|

Voters have their apathy to blame for Japan’s dire farce at the top

by Roger Pulvers

Here’s a fable about Japanese politics circa 2011.

A wily monkey

An ass

A goat

And a ham-fisted bear

Decided to form a quartet

They acquired a score, a bass

A viola and a couple of fiddles

Then plucked and sawed away

But all that came of this plucking and sawing was noise. So the wily monkey shrieked:

“Stop, boys, hold your horses!

How can we produce music

If we’re not sitting

In our proper places?’

There follows a round of musical chairs, with each player switching to a different seat. But again the result is raucous discord, until the ass sounds off:

“We can make music together

Only if we sit in a row!’

So, the wily monkey, the ass, the goat and the ham-fisted bear sit themselves in a row and fiddle away, but, as before, all that comes out is an unholy racket. The “musicians” start to quarrel and quibble about who should be sitting in what position.

With profound apologies to the great Russian fabulist Ivan Andreevich Krylov (1769-1844), I offer the above translation of his poem “Quartet” as a striking parable of Japanese politics. I leave to your imagination who is the wily monkey and who might be the ham- fisted bear — and take your pick as to who is the ass.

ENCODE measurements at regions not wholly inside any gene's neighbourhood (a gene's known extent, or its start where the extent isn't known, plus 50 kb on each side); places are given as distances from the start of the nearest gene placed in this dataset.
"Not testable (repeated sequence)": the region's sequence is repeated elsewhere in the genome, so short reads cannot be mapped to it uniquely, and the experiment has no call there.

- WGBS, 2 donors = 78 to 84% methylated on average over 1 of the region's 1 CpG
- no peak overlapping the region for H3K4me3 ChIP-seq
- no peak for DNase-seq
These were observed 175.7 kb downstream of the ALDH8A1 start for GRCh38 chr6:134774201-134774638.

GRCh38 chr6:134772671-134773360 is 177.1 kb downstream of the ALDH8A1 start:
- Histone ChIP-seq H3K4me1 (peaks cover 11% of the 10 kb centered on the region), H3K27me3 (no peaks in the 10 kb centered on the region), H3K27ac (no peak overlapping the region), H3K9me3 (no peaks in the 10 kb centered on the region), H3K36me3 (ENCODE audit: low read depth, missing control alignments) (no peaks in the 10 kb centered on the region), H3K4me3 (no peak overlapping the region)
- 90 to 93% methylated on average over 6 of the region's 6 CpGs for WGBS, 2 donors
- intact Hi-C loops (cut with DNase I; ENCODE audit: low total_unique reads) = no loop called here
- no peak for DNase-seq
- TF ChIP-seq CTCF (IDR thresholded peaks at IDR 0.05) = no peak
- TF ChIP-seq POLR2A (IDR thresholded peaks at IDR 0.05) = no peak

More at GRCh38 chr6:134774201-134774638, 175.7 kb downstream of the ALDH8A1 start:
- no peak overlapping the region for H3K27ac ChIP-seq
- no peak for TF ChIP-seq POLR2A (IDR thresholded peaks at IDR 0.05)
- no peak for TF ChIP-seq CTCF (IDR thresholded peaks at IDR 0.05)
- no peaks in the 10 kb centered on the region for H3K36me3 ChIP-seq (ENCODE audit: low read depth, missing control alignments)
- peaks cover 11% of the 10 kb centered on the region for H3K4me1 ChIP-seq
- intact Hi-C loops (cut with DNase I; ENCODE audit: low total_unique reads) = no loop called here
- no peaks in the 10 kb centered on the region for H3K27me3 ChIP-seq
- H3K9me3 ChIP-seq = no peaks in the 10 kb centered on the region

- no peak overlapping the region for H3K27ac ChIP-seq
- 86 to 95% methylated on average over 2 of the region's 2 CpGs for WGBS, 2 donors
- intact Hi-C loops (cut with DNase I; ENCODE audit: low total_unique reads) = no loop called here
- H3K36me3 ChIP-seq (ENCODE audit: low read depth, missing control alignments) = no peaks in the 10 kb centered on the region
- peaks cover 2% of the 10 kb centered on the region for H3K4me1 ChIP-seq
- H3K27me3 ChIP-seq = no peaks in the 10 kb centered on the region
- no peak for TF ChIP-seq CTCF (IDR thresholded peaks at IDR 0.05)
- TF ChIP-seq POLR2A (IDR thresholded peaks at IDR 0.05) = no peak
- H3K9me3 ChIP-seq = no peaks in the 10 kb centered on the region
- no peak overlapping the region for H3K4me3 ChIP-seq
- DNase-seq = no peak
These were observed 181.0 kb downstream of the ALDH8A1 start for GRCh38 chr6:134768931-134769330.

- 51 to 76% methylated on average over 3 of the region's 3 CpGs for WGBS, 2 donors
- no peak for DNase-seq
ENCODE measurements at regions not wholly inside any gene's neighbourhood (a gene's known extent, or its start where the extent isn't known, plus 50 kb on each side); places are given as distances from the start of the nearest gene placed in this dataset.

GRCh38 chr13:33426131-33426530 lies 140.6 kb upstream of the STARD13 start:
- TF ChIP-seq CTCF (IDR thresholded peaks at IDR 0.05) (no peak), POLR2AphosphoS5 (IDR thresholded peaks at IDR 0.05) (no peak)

Now, every time a Cabinet is reshuffled in Japan, we are made privy to two iconic scenes.

In Scene One, the “new” Cabinet members are standing stiffly, decked out in formal attire that one has not seen in the West since the time of Benjamin Disraeli’s bar mitzvah. They are perched ceremoniously on a staircase like an unboxed set of black-and-white hina dolls.

Scene Two depicts them sitting down, but not like most other countries’ Cabinet members do, amiably (at least on the surface) around a table. A table is a symbol of shared purpose and reasoned negotiation. But no, Japanese politicians are sitting in separate armchairs, each facing forward, the men adopting the “pose of Japanese manliness,” with hands on the chair’s arms and legs planted firmly apart.

The solemnity of this scene may be broken by the occasional whisper, smile or, even, chuckle, to demonstrate that these members are, after all, in some kind of contact with each other.

Why is it that Japanese politics is so personally polemical? And the citizenry just sits in the bleachers as the shufflers shoot their weighted pucks down the shuffleboard, gloating as they knock the less weighty pucks of their “esteemed colleagues” to one side or the other, if not right off the court.

Back in the 1980s, I had dealings with a number of Japanese firms and would often go out at night to discuss business matters; for, as anyone who has worked in this country knows, it is in the nation’s bars and restaurants that careers are made or shattered.

What always struck me was the enormous amount of time my coworkers spent discussing other people, rather than policies, plans and decisions. It was as if I were a consultant to the management committee of an uranagaya, a row of backstreet houses. The only proper term to describe the nature of our discussions was “glorified gossip.”